A Little-Known Hero in the Battle Against Aging

One of the primary causes of problems related to aging – not just the outward signs of aging but also cataracts, Alzheimer’s, Parkinson’s, atherosclerosis, etc. – is oxidative stress, where the immune system has more free radicals than it can handle.

You probably know that the battle against health-stealing and wrinkle-causing free radicals is best fought from the inside – with a low-sugar diet, for example, to reduce the damaging effects of AGEs (Advanced Glycation End products) on the tissues. However, another huge source of oxidative stress, our polluted environment, is harder to fight.

One of the most important – but rarely mentioned – defenses against environmental toxins is glutathione peroxidase, a.k.a. glutathione.

Glutathione is manufactured in the liver, and is often referred to as the most powerful antioxidant in the body. According to a 2003 article in Redox Report: Communications in Free Radical Research, glutathione not only instantly neutralizes free radicals, it is a key way for the body to detoxify chemicals in pollutants like fuel exhaust and cigarette smoke. Glutathione is also a powerful detoxifier of heavy metals, a known cause of rampant free radical activity. In other words, glutathione provides a powerful one-two punch against aging by helping to reduce the damage from free radicals and helping to eliminate toxins from the body.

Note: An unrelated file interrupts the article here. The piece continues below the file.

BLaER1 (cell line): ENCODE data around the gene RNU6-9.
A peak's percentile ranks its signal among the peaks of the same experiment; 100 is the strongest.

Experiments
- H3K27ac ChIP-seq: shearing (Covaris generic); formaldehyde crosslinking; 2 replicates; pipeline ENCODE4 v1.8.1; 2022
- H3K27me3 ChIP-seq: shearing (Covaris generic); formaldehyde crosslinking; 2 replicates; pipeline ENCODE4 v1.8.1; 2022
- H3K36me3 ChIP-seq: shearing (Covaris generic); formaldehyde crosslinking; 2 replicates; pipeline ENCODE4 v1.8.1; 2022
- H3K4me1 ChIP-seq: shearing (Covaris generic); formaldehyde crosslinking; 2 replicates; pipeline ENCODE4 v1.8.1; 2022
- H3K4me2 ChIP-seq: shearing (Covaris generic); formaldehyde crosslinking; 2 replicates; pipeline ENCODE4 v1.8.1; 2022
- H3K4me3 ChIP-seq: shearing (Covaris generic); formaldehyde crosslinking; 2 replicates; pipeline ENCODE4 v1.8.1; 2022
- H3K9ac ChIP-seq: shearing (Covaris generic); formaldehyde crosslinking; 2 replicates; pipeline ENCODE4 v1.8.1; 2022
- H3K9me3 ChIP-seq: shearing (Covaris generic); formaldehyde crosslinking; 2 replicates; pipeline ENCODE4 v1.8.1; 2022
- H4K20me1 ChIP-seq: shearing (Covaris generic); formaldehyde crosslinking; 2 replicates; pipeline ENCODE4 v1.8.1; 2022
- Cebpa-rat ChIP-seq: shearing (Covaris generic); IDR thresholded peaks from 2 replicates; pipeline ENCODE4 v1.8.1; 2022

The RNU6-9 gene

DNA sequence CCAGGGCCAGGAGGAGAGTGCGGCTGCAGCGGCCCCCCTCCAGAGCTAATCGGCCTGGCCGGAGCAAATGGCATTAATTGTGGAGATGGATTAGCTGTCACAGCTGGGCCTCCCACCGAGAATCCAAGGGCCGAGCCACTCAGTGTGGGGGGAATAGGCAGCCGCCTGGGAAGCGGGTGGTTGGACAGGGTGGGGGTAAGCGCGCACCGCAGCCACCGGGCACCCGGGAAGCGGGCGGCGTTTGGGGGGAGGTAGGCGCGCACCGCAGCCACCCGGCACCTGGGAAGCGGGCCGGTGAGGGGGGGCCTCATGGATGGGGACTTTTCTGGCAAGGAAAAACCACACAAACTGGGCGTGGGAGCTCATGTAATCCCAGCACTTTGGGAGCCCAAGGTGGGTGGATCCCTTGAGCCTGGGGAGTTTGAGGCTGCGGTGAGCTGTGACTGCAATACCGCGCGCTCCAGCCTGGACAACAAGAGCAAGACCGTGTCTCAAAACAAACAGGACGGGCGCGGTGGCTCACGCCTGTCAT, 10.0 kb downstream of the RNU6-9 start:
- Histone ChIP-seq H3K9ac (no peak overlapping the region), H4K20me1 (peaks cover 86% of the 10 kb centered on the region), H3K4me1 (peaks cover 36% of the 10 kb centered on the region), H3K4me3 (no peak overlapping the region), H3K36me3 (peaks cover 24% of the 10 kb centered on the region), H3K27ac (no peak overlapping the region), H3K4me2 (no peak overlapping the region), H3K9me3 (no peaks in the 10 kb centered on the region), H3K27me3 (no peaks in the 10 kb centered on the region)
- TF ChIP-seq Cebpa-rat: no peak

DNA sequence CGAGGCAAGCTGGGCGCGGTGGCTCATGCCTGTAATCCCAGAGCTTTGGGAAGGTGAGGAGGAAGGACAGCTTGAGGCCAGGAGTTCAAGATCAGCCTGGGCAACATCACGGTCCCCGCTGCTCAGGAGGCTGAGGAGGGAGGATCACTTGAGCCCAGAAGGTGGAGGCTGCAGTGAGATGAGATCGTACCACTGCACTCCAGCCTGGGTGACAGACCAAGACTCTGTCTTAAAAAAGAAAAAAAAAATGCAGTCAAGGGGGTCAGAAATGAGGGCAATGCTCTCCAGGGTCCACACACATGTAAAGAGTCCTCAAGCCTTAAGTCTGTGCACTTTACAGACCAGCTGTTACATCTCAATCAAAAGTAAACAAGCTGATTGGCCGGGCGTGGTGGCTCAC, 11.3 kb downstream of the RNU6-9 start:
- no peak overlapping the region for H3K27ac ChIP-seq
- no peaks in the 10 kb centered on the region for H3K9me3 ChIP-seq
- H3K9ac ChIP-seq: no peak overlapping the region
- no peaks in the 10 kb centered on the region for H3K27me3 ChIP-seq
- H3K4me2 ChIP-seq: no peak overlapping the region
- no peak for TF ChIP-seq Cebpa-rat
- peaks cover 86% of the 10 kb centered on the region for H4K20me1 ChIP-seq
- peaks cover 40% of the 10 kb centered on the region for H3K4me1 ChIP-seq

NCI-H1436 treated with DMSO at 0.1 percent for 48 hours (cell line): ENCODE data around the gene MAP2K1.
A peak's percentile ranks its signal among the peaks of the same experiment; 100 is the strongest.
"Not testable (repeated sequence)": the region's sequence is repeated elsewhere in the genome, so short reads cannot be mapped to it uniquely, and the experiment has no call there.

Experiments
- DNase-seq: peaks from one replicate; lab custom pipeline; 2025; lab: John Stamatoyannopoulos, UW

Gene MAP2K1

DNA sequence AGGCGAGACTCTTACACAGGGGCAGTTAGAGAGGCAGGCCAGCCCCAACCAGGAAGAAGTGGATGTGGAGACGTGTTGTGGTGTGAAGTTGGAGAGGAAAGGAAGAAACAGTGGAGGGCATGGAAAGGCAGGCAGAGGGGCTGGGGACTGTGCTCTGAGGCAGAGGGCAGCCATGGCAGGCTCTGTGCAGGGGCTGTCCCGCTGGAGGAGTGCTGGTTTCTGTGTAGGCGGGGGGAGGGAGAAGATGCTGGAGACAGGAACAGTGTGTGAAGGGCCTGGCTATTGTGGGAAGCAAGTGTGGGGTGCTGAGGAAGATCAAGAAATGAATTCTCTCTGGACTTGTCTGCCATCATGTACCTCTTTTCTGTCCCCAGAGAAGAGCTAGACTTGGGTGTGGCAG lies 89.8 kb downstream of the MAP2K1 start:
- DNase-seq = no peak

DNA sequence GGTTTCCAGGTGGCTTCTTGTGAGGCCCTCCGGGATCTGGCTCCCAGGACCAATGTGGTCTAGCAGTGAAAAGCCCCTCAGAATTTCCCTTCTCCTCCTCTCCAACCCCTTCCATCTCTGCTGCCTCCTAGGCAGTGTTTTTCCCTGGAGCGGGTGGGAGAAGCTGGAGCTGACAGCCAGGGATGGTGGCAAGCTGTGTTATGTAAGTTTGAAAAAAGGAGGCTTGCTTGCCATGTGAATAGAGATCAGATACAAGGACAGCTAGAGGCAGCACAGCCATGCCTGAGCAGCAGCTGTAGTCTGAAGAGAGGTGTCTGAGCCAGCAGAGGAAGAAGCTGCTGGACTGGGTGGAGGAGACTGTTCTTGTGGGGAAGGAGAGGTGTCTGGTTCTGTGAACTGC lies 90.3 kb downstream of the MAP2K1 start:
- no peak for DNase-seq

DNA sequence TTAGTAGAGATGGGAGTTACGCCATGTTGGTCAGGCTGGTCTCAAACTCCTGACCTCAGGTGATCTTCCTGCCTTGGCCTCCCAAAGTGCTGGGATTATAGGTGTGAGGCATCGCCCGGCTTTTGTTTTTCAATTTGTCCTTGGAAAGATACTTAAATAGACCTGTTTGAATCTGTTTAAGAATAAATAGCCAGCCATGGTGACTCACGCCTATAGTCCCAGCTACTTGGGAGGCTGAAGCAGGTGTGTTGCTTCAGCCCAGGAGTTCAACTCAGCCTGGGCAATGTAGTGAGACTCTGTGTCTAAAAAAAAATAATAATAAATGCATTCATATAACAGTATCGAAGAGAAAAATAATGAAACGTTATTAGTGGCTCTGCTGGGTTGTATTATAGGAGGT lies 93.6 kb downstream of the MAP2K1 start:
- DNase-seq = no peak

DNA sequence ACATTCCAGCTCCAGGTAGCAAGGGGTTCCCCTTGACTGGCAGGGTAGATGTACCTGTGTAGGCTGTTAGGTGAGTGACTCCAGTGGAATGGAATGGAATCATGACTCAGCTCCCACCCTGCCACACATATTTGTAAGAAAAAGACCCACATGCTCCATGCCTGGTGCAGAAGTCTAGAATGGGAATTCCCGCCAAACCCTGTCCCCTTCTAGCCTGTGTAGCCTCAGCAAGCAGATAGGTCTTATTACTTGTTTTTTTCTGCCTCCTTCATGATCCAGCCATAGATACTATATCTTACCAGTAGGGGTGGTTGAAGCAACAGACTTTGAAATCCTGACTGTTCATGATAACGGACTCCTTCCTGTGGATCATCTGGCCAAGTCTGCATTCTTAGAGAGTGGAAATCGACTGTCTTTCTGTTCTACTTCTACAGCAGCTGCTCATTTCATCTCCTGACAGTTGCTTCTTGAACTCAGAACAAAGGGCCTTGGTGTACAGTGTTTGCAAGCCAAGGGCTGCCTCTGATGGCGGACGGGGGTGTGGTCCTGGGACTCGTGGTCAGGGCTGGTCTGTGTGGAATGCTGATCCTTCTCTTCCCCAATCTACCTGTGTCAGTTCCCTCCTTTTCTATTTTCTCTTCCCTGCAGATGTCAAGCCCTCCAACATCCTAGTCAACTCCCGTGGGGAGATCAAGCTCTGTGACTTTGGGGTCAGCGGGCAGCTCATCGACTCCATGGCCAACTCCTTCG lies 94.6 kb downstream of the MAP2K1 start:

Aging is associated with significant declines in glutathione. In addition, glutathione is depleted by many drugs, including acetaminophen and ibuprofen. It also becomes depleted simply because, due to increased demands by the environment, it can be used up about as fast as our bodies can make it.

So, what can you do to build up your glutathione levels?

Unfortunately, glutathione itself cannot be absorbed via the digestive tract, so it cannot be taken in supplement form. But cysteine is an amino acid that the body uses to make glutathione, and you can get cysteine from some foods – including most animal proteins, especially whey protein isolates and eggs – as well as from N-acetyl cysteine and SAMe. (I use both of these supplements extensively in my practice.)

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